Green Choices for Books and Trees
Host: Lester Graham
Show date: 12/19/2008
Whether you've already bought your Christmas tree or you're scrambling to get one in time... there are quite a lot of choices for that tree. We'll look at real vs. organic vs. artificial trees. And... some publishers are promoting their "green" children's books... and it's not just recycled paper. Charity Nebbe reports on the trend and whether preachy environmental messages work on kids.
This is The Environment Report. I’m Lester Graham.
If you celebrate Christmas, you have a lot of choices for your tree. Real,
real organic, fake. Rebecca Williams has been doing some tree shopping.
So what’s the best environmental choice?
RW: Well, like most of our environmental dilemmas there’s not an easy
answer. Your average real tree gets sprayed with pesticides and herbicides
and some of those chemicals have been found in groundwater near tree farms.
But if you go the fake tree route... fake trees are usually shipped all the way
from China... and they’re made of PVC plastic.
LG: That’s a pretty bad plastic – producing it releases dioxins which are carcinogens.
RW: Right – and the fake trees can also have lead in them.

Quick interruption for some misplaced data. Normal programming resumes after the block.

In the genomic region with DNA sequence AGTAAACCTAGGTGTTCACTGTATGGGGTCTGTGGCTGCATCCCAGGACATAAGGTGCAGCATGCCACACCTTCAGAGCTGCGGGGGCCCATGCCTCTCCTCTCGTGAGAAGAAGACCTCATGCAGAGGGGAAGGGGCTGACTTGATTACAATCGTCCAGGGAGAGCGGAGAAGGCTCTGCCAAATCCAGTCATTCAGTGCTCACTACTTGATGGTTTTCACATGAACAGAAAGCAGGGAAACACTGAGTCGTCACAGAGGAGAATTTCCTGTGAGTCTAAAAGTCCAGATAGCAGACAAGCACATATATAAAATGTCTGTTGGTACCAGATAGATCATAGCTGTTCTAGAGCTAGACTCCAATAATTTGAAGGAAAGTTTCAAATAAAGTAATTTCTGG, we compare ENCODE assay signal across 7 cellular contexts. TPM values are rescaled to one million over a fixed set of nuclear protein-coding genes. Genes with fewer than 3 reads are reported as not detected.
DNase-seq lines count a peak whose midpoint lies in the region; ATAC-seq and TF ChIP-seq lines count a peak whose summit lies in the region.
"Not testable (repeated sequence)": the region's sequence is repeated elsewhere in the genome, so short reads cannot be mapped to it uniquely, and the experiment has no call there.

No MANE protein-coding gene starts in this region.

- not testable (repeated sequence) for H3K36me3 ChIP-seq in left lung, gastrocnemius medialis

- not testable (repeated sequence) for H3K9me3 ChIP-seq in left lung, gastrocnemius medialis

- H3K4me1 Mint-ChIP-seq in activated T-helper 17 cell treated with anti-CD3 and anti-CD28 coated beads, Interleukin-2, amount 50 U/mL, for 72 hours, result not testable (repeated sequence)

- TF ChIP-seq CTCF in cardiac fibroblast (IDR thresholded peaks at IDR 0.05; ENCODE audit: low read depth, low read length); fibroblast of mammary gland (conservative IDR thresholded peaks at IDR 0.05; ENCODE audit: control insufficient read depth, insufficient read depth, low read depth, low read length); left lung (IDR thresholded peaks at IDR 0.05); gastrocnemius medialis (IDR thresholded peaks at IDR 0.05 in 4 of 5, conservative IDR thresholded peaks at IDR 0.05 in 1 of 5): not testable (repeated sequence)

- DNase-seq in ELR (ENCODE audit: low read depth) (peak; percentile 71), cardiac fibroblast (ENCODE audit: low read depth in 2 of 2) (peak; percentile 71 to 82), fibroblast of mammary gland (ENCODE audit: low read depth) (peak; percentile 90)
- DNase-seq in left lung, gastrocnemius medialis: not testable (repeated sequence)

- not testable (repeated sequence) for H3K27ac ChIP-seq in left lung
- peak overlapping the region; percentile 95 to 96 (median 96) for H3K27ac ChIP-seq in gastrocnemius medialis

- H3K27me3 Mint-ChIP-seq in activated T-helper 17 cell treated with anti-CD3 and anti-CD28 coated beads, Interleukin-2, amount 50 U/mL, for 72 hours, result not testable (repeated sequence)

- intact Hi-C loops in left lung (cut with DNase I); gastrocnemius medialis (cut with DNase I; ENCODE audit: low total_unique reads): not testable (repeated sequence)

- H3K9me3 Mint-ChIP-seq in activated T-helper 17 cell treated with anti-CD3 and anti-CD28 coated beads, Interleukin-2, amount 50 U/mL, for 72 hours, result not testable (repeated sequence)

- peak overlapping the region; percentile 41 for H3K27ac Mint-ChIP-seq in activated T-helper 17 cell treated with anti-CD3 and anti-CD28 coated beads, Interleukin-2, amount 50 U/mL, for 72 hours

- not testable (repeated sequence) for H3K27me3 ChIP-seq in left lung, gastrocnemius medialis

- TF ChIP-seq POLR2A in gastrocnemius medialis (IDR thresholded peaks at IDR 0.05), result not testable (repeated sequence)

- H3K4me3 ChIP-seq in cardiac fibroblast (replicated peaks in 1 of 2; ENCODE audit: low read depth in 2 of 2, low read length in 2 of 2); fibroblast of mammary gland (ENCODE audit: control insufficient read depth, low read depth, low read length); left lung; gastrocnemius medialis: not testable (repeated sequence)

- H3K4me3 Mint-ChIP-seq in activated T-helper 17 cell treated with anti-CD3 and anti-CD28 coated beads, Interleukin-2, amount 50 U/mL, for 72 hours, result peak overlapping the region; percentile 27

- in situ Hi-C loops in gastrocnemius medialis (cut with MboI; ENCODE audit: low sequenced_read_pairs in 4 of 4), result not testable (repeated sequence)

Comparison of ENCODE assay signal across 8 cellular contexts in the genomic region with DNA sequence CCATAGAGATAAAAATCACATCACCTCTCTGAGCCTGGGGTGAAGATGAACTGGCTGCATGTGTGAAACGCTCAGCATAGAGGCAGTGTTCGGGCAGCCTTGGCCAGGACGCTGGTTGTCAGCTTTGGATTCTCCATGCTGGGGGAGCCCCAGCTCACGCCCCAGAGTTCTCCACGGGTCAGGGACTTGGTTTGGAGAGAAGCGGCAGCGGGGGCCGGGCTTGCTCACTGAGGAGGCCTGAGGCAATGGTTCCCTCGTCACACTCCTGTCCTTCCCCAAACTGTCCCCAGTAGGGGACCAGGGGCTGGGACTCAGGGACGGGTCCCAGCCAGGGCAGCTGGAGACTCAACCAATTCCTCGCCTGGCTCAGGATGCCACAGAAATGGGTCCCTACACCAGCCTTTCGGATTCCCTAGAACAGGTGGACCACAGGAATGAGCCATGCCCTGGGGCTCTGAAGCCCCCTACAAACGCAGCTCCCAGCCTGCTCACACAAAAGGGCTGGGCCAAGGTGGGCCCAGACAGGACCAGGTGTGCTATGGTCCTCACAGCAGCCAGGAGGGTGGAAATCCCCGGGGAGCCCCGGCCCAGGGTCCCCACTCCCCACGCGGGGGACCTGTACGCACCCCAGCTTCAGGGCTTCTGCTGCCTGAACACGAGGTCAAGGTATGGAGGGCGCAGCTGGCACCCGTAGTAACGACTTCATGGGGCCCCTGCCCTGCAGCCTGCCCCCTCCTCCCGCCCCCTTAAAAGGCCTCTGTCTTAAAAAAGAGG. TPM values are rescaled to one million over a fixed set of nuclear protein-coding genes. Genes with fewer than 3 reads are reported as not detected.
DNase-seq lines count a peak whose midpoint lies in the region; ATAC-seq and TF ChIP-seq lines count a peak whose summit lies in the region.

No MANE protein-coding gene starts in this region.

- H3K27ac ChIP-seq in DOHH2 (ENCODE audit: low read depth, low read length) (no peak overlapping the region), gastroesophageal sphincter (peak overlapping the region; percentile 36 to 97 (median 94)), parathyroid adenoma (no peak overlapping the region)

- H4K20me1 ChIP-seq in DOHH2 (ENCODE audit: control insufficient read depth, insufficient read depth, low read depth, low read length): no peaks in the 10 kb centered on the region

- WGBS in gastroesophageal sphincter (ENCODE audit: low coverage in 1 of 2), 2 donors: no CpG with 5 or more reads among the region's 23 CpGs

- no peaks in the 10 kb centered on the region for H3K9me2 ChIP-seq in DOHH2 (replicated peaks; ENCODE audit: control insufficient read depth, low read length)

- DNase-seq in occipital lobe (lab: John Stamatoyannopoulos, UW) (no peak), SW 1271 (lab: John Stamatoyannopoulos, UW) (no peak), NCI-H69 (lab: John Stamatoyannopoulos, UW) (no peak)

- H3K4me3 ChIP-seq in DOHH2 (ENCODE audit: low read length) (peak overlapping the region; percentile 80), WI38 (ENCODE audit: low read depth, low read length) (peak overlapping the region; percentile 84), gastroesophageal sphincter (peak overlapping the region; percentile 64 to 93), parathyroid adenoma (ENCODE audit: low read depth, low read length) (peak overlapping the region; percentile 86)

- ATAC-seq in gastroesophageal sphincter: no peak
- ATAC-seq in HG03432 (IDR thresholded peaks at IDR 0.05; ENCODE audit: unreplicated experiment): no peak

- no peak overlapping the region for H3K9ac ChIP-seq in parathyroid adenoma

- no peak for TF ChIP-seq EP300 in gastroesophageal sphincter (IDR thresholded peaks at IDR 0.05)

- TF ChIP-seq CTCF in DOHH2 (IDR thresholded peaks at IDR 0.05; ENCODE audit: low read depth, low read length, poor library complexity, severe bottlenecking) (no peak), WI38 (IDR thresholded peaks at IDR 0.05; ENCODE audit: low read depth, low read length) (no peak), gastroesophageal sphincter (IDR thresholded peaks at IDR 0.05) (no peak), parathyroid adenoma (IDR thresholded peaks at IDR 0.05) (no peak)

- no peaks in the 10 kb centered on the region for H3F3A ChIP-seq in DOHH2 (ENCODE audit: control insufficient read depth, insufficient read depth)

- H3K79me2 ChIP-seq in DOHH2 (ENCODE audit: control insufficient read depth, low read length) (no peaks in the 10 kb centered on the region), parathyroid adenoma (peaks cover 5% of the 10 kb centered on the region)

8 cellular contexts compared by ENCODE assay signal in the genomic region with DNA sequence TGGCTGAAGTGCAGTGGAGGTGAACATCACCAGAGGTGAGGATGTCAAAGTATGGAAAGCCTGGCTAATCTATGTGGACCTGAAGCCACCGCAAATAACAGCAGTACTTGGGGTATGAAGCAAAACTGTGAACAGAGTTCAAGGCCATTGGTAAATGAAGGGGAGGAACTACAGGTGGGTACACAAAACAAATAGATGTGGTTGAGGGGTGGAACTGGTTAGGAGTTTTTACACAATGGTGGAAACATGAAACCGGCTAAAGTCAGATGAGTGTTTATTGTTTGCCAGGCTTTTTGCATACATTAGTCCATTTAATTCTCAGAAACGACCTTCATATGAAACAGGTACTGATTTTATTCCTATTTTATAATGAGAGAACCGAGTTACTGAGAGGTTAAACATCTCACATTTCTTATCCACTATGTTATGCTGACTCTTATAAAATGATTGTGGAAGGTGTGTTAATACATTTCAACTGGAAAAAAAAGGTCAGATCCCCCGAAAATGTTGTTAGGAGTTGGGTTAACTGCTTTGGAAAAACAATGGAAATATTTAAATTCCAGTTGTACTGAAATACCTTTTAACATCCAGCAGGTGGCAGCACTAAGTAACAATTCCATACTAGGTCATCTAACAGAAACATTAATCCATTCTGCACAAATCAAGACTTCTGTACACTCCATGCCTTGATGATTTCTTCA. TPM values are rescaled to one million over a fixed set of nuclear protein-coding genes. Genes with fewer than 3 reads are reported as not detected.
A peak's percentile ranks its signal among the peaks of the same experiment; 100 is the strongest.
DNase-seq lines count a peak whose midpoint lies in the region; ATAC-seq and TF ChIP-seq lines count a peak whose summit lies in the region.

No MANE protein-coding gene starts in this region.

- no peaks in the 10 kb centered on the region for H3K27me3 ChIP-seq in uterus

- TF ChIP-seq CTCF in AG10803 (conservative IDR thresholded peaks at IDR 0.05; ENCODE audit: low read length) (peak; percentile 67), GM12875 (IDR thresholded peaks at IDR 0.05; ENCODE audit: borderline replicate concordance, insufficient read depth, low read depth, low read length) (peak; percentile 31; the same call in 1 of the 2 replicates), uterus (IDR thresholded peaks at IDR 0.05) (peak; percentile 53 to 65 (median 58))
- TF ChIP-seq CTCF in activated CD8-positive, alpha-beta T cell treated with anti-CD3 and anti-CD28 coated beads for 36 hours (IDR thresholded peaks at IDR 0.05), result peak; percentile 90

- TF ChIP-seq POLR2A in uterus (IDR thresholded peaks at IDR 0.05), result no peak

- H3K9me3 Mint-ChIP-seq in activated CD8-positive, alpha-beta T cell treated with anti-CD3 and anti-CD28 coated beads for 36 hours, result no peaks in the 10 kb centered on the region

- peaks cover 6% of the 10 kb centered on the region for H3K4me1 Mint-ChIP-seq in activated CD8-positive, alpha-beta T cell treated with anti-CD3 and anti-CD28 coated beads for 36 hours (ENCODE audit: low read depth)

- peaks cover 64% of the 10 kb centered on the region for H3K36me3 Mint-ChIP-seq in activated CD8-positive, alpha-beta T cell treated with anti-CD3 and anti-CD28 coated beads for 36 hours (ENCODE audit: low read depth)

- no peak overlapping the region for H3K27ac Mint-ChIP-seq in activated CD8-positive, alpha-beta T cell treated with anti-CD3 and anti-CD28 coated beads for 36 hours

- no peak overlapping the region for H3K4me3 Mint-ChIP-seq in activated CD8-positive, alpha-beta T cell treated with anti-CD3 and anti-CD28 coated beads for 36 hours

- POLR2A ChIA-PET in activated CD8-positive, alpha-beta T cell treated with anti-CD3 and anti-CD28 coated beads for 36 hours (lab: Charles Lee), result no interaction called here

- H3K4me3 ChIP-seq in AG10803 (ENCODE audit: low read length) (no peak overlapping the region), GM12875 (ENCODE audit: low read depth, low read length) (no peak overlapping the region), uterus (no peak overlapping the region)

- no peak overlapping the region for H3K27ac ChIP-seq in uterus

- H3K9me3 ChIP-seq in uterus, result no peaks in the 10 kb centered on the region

I talked with Lori Bongiorno. She’s the author of the book “Green, Greener, Greenest.”
She’s researched all these tree options. She says for her, real is better than artificial.
“Try to buy a live tree from a farm as close to home as possible so you cut down on
emissions from transportation. If you can find a tree that’s both local and organic that’s
She says you can also buy a living, potted tree. Some cities will plant them after Christmas.
Or you can decorate a house plant but that might look a little scruffy.
LG: something here about Charlie brown trees?
This is The Environment Report…
Book publishers have always had a close relationship with trees,
mostly dead ones. Now many publishers are trying to make nice with
the planet by introducing green books on environmental themes and often on recycled paper. Charity Nebbe finds this trend has reached the children's section of your local bookstore.
That’s The Environment Report. I’m Lester Graham.